Balancing on the Edge

Balancing on the Edge combines the talents of A Girl in the Sky Productions and the Thin Edge New Music Collective.  It’s a challenging and exciting blend of New Circus and Contemporary Music (for some definition of both/either).  The circus element included aerialists, juggling and clowns while the music varied from Cage and Xenakis to pieces composed for the show.  There were live projections too.  The show was divided into six “acts” with some clowning interludes and other breaks for set up but mostly it was pretty fluid.  The performance space, the Harbourfront Theatre, was pretty much cleared down to a single ring of seats at ground level with more seating in the galleries, which allowed plenty of space for the various rigs employed.


Magma was first up.  It’s a dance/aerialist piece for two performers (Rebecca Carneyand Diana Lopez) using rocks suspended on ropes.  It’s an exploration in symmetry and movement to a soundtrack by Nicole Lizée in her squeaky turntable mode.  It was followed by Naked to the Sky; a movement and juggling piece where the performer was surrounded by motion sensors that “conditioned” the live sound track specially composed by Scott Rubin.  This was loud and dissonant both physically and musically and left the stage covered in plastic balls and bits of paper so cue the clowns.  I’ve seen a fair bit of new clowning so I’m prepared for pretty much anything but a double amputee in a garbage bin, Erin Ball, and sidekick clown-academic Sonia Norris were pretty dark by any standards but very funny.  Sonia’s co-opting of the audience into clearing the stage while Erin performed on silks was bizarre and touching.  Later they would appear with Erin in a vacuum cleaner and a whole bunch of pedicure jokes backed up by brandished lower limbs.


The first half closed out with Emily Hughes performing Underneath; an aerialist act exploring personal reactions to grief with a relentless Xenakis percussion score.  This piece also saw the first use of live projections by Evan DeRushie.  From high up these were amazing.  I’ve no idea what they looked like from floor level though.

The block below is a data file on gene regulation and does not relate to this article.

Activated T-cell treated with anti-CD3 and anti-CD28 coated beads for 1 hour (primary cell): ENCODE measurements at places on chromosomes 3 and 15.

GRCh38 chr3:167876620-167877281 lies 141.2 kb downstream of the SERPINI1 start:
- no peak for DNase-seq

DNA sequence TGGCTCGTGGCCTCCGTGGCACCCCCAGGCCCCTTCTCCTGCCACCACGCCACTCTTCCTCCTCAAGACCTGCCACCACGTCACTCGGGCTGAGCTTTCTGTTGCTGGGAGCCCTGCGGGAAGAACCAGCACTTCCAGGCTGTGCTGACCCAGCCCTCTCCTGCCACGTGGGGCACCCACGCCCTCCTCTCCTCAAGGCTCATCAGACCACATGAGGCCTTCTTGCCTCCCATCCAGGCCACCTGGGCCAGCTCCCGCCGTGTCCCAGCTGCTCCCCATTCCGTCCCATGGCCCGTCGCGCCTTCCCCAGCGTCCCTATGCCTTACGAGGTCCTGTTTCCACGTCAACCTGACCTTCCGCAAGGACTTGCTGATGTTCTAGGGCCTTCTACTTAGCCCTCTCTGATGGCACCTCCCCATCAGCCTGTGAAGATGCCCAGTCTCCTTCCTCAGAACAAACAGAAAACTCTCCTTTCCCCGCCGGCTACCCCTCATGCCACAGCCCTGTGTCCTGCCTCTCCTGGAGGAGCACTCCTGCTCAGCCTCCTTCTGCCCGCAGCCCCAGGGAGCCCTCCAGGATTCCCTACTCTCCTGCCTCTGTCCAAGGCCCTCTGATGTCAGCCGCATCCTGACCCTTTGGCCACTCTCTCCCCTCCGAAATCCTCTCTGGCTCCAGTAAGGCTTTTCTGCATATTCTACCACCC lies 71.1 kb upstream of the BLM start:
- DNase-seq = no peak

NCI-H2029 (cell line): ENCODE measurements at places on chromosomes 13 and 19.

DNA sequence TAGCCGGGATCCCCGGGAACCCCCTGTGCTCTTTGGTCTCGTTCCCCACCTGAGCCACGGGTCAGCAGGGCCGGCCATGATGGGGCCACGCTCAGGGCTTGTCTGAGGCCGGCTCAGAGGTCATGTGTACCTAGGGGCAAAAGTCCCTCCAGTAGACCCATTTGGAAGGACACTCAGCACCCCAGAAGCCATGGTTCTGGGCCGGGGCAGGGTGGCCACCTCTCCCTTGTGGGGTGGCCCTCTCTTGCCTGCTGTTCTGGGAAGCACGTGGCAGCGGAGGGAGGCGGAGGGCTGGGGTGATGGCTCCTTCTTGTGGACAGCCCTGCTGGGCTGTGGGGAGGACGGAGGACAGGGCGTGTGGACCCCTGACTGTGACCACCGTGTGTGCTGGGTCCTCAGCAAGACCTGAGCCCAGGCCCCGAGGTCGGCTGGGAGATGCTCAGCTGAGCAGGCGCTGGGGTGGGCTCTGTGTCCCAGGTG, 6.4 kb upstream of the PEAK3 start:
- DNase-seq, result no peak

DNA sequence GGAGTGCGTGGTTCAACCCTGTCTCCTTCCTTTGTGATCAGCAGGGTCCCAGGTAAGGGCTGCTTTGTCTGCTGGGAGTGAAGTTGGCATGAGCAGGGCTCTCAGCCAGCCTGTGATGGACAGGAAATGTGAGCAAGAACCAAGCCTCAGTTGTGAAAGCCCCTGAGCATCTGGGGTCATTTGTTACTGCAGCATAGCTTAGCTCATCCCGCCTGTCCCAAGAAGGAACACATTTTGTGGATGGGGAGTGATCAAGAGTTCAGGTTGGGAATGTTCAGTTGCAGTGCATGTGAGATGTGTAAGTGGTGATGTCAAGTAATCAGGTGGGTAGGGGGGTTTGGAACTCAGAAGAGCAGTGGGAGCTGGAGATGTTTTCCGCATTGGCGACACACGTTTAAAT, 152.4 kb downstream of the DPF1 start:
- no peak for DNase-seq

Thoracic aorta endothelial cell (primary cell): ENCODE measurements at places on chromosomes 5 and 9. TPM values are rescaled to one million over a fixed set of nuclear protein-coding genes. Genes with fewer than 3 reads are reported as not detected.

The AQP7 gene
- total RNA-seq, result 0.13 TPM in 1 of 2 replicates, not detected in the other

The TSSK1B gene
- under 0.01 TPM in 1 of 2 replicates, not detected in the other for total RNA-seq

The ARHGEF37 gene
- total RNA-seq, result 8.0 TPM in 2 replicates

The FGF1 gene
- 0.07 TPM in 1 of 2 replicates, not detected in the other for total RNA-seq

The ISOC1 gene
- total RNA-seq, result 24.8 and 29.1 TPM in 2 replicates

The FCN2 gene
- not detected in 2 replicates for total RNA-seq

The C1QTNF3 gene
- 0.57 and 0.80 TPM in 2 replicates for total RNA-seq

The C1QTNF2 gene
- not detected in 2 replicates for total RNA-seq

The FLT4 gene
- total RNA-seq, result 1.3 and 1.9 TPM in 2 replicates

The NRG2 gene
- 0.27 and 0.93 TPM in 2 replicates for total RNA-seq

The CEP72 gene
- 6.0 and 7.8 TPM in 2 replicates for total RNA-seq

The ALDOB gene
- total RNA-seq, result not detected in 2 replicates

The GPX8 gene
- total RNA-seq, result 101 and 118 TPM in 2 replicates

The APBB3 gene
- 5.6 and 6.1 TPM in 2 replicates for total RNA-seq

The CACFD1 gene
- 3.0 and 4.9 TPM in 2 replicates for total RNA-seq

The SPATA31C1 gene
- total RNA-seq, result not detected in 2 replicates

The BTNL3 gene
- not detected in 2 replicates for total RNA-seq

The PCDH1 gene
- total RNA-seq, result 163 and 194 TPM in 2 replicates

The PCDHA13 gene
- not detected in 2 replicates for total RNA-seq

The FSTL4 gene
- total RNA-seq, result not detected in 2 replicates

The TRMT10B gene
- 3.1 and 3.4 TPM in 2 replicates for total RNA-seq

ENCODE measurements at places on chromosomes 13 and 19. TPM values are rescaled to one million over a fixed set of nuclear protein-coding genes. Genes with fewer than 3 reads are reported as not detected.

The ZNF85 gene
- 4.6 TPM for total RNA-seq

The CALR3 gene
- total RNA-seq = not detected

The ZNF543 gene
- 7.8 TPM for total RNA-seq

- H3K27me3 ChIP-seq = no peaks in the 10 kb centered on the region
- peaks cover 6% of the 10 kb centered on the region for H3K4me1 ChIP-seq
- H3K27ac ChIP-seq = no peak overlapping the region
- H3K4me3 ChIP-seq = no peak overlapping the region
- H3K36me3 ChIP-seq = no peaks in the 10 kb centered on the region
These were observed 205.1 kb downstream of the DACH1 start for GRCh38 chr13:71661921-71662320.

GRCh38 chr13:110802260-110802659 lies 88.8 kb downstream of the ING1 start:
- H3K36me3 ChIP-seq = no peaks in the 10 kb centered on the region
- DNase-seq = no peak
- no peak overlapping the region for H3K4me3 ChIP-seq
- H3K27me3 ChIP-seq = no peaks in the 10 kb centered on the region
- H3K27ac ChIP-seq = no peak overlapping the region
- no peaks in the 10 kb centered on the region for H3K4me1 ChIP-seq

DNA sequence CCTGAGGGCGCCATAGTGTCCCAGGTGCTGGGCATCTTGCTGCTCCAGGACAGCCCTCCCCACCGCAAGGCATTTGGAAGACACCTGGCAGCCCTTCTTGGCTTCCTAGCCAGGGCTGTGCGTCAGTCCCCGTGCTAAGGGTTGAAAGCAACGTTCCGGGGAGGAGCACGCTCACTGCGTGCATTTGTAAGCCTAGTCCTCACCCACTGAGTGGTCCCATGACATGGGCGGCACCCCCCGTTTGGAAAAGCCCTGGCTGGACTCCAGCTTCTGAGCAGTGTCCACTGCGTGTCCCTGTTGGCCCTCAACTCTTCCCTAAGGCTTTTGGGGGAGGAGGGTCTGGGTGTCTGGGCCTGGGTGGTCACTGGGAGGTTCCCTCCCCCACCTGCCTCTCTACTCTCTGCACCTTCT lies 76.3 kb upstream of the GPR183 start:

The second half of the show opened with Ascension; three interwoven personal journeys linked by an aerial ladder.Angela Murdoch and Holly Tredennick produced most of the aerials here but the star was surely Stacie Dunlop performing a bizarre John Cage piece for soprano and tape while alternately walking around in rapid circles and interacting with the aerialists.  I cannot begin to describe the range of sounds she was required to produce.

Excavating Meaning again dealt with grief and loss through a personal mourning ritual designed as aerial and floor performance by Brandy Leary.  It was accompanied by an elegiac and rather beautiful piece by Nick Storing for strings, saxophone, piano and percussion.

The final piece Ghost Bicycle explores the experience of death and what may come after through the medium of a cycling accident.  Some really cool aerial work by Rebecca davi Leonard and Natasha Danchenko with a lot of help on the floor from a large “corps de ballet” and brilliant use of projections again, this time by Jason Brown.  The music here was David Lang’s Cheating, Lying, Stealing; another lyrical and evocative piece.


So, a fascinating show that only, I think, begins to explore the possibilities of combining contemporary art music and new circus.  The concept seemed to work best when the two elements were fully integrated rather than the music being, more or less, a soundtrack for the circus act.  That though requires an intense and long collaborative creative process which is always going to be exceptional.  The results though are deep and satisfying in just the way that slickly produced quasi new circus shows (e.g. Cirque) are not; Reimann or Adams vs the latest Broadway blockbuster perhaps.

The sad news is that yesterday evening was the final show of the run so if you missed it you are out of luck.  I hope these two groups have the opportunity to put another show together and if they do I’ll be there!

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